Housing selection nears completion

Housing selection draws to a close, and the wait list is set to grow.

Sarah Seman and Sarah Seman

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Corrected Thursday, April 26: As of 3 p.m., housing selection is completely finalized. The paragraphs in bold have been corrected to reflect correct information regarding the amount of students on the wait list. The wait list currently contains 10 students, and there are a total of 108 beds available.

Additionally, the print edition has a graphic which incorrectly reflects the amount of open beds and waitlisted students. The Chimes regrets this error.  

Housing selection is nearly finalized for fall 2012 with only one day remaining in the room selection lotteries.

There are 1,591 continuing students already placed, according to housing manager Heidi Herchelroath, and 108 beds are available for continuing students which, sometime in the next week, will be given to students who signed up on the waitlist because they did not have roommates.

Any remaining rooms will open to late applicants and commuters on May 1, according to the Residence Life and Housing events calendar.

“It has gone a lot smoother than last year,”  Herchelroath said. “Last year we were introducing a whole new concept in housing in terms of it being online.”

2011 was the first year that Biola Housing moved the application and housing selection process from physical paper and lines to an online system. A glitch allowed 17 students to choose rooms before their scheduled time, according to a PowerPoint presented at an informational meeting by Biola Housing.

Herchelroath attributes this year’s smoother outcome to both the additional 100 beds from the purchase of the La Mirada Apartments and students’ fuller comprehension of the system.

Still some dissatisfaction among students

Despite these improvements, some continuing students still were not able to get desired housing.

“We wanted to live, ideally, in Li in one of those four-person apartments,” said sophomore Madeline Burch, an elementary education major. When her group logged on at their earliest time, 12:30 p.m., all the apartments in the Block and the Bluff were already gone. 

Based on numbers from the housing department, 1,819 continuing students applied for housing. As of April 25, only 1,591 were registered for housing on campus. The remaining 228 applicants elected not to choose on-campus housing, but still have the option to sign up on the waiting list for one of the open spots.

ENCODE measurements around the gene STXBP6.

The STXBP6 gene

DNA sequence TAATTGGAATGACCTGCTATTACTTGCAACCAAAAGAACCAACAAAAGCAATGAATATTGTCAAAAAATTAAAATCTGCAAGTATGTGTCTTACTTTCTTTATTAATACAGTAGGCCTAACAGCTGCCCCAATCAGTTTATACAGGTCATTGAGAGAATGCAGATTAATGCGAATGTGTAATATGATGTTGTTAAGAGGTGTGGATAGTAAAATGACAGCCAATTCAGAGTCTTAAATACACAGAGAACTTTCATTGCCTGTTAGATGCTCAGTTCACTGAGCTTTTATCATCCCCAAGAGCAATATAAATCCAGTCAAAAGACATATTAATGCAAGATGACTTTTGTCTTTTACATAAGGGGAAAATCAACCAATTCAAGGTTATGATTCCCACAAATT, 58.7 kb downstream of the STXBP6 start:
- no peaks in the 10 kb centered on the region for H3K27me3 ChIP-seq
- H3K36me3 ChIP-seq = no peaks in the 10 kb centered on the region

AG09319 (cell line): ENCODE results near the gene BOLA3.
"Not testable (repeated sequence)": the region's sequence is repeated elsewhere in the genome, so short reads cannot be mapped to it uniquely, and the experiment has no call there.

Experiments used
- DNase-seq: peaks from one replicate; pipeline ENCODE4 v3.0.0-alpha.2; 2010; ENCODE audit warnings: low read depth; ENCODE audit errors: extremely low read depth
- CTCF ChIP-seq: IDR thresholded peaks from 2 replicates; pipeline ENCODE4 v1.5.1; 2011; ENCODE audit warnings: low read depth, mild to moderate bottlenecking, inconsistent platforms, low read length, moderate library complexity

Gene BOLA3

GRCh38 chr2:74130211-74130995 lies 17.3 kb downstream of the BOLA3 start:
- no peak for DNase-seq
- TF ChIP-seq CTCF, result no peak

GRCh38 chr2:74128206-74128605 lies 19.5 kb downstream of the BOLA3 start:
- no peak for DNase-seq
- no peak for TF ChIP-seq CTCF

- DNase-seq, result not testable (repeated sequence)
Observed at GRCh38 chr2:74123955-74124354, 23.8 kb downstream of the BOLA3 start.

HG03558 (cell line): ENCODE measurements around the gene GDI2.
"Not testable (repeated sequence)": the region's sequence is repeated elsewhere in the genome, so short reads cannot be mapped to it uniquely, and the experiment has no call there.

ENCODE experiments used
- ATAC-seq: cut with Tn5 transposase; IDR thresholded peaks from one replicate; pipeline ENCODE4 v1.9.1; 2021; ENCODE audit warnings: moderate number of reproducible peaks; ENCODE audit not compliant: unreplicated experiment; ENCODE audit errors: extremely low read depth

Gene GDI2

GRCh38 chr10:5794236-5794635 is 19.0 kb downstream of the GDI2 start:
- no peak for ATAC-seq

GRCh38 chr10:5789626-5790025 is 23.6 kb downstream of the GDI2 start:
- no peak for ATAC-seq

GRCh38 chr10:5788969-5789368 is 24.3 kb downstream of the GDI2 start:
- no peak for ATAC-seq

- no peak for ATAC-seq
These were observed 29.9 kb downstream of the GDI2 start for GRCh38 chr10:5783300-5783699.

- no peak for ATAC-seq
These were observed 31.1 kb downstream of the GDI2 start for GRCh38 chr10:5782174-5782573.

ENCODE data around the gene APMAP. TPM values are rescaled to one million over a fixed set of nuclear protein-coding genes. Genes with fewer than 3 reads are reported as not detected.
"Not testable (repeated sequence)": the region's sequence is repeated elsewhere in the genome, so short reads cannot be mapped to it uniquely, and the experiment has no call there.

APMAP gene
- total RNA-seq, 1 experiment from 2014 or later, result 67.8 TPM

Currently, there are 108 beds open, all located in residence halls. As of Thursday afternoon, there were 10 people on the waitlist, who had chosen to be placed on the list because they did not have roommates. Herchelroath is expecting the 10 students to be placed by the end of next week. 

The first priority group on the wait list is anyone who went through housing selection, the second priority group consists of any late applicants or commuters, according to Herchelroath.

For those who have not gone through housing selection, other factors come into play, like their age and their proximity to the school.

“If they’re an international student we do float them to the top of the waiting list because they do not have social security numbers and cannot rent off-campus,” Herchelroath said.

She stated that only 11 international students had yet to receive on-campus as of Wednesday.

Last year's issues mostly resolved

Last year 127 students signed up on the wait list and all of them were either offered a room or pulled their name off the list by August, according to the PowerPoint created by Housing for use at the meeting.

Students last semester were disgruntled to find rooms were empty in some of the dorms. This was caused by an unexpected number of enrolled students choosing not to attend Biola, Herchelroath stated in an interview last year.

To help appease this problem, “anybody who [doesn’t] pay their spring charges in full by June 30 will be removed from their housing assignment and it will be offered to someone on the waiting list,” Herchelroath said.

This year, students required to live on campus — totaling 686 — were able to choose their rooms in the residence halls before the 869 juniors, seniors and students more than twenty who had the option to move off campus.

Survey reflects clearer understanding of process

In a survey distributed by Biola Housing, students reported understanding the housing selection process more clearly this year, despite the fact that the selection process has not actually changed. 

While Biola Housing could not disclose the survey due to the students’ personal information being included, the results will be used to help the President’s Administrative Council come to a decision about looking into additional housing on campus.

“I know they are trying to meet soon to decide whether or not to flag another building to be built, and when that would happen, that would be sustainable and not bump into other initiatives we have, like [preventing] increased tuition,” Herchelroath said. 

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Housing selection nears completion